Yeah Yeah Yeah: The Beatles & Bournemouth

Yeah Yeah Yeah: The Beatles & Bournemouth
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8 June 2013

John Lennon - 'The most beautiful place I know'

It was the summer of 1965 when John Lennon decided to get his beloved Aunt Mimi out of Liverpool and away from the fans that besieged the home in Menlove Avenue where he had spent most of his childhood.
He spent £25,000 on Harbour's Edge, a six-bedroom waterside bungalow at 126 Panorama Road, right by the Sandbanks to Studland chain ferry. He called it 'the most beautiful place I know'.
The neighbours kept to themselves and there was no more intrusion on her life than Mimi wanted. Her move that September was reported in the local press, but the rest of the world didn't much care.
Earlier that year The Beatles had recorded songs such as Help! and Ticket To Ride, in which John appears to be confronting the reality of his fame. Perhaps he recognised Sandbanks as a place he could hide away?
He certainly visited as often as he could over the next couple of years.
And perhaps his relationship to the area is perfectly encapsulated by the terrific photo that features in Yeah Yeah Yeah: The Beatles & Bournemouth in which he appears with Mimi and his son Julian by the ferry, clutching the boy on one hand a bucket and spade in the other. He's glaring at a cameraman who's presence is unexplained, although it might be the local TV press that Mimi referred to in an interview not long after John's death in which she blames the ferryman for tipping off the press who interrupted a private visit.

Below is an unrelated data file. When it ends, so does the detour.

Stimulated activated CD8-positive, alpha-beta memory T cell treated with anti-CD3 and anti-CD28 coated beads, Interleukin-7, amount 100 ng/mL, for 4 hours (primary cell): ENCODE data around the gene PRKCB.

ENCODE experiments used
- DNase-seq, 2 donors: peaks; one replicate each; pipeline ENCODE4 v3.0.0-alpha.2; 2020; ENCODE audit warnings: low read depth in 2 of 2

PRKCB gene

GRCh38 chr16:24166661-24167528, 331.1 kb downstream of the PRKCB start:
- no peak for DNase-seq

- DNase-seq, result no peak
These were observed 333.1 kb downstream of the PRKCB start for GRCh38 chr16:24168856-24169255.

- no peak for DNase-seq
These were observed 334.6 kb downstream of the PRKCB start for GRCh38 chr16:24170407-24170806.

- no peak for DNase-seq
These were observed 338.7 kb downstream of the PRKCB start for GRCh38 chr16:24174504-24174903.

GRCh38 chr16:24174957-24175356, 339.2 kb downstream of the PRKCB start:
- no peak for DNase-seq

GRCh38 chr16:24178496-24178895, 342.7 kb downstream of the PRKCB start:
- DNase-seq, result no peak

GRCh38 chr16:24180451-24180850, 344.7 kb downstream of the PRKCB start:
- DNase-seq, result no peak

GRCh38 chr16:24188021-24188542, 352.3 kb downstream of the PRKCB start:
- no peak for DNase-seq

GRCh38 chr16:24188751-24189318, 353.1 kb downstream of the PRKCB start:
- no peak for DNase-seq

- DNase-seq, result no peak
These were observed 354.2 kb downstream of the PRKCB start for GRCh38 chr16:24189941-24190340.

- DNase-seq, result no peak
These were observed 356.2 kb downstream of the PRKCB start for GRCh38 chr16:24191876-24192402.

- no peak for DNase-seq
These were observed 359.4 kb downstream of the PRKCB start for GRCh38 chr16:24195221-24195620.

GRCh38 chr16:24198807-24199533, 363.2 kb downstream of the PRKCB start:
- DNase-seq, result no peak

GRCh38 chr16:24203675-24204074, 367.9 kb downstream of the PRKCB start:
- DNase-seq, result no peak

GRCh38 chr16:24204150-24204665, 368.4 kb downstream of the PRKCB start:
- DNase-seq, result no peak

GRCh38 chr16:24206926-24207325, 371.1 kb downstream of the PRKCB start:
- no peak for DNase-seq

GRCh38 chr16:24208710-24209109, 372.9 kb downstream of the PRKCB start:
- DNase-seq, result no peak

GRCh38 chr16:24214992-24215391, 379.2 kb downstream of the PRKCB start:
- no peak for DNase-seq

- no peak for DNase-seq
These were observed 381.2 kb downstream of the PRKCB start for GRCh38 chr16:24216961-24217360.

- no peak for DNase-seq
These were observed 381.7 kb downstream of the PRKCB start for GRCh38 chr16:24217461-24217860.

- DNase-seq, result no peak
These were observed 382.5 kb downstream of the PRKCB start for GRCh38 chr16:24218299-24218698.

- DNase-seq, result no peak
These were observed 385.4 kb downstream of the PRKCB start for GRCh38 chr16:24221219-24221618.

Conversely, Cynthia Lennon recalls John cavorting on the beach in a sun hat, shorts and blouse, turning cart wheels and totally ignored by the wider world.
John's love of Sandbanks - and the photo from the book - inspired Dorset artist Stephen Bishop to create this painting, The Collector, in tribute.
'I painted the homage to John Lennon as I am a fan of his solo and Beatles work,' says Stephen. 'I love the Beatles and think they exemplify artists who are both creatively fantastic, experimental and successful. I love the way they developed in such a short space of time. They inspire me.
'Born in 1963 and enjoying family holidays in Purbeck (camping at Tom's Field in Langton Matravers) I have fond memories of taking the ferry at Sandbanks from the late 60s onwards. I adore the photo of John with Mimi and Julian.  
'I feel an emotional attachment to what it represents. It shows a proud father with his son and I find it touching as this relationship wasn't as full or constant as either would have liked it to be. In my painting, The Collector, I have also referenced images from earlier times in Dorset.  
'The figure sharpening a scythe replaces the photographer in the photo and for me is a intimation of what would happen to John in New York, a victim of his fame. The Collector is the title of a John Fowles novel that I like  and also refers to the toll that must be paid to cross on the ferry.'
More of Stephen's new work will be on show at the ARThouse Gallery in Bournemouth's Russell-Cotes Museum in August.
He'll also be exhibiting at L'Artishe Contemporary Art Gallery, Swanage from 21 September to 12 October.
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:: More about Stephen Bishop at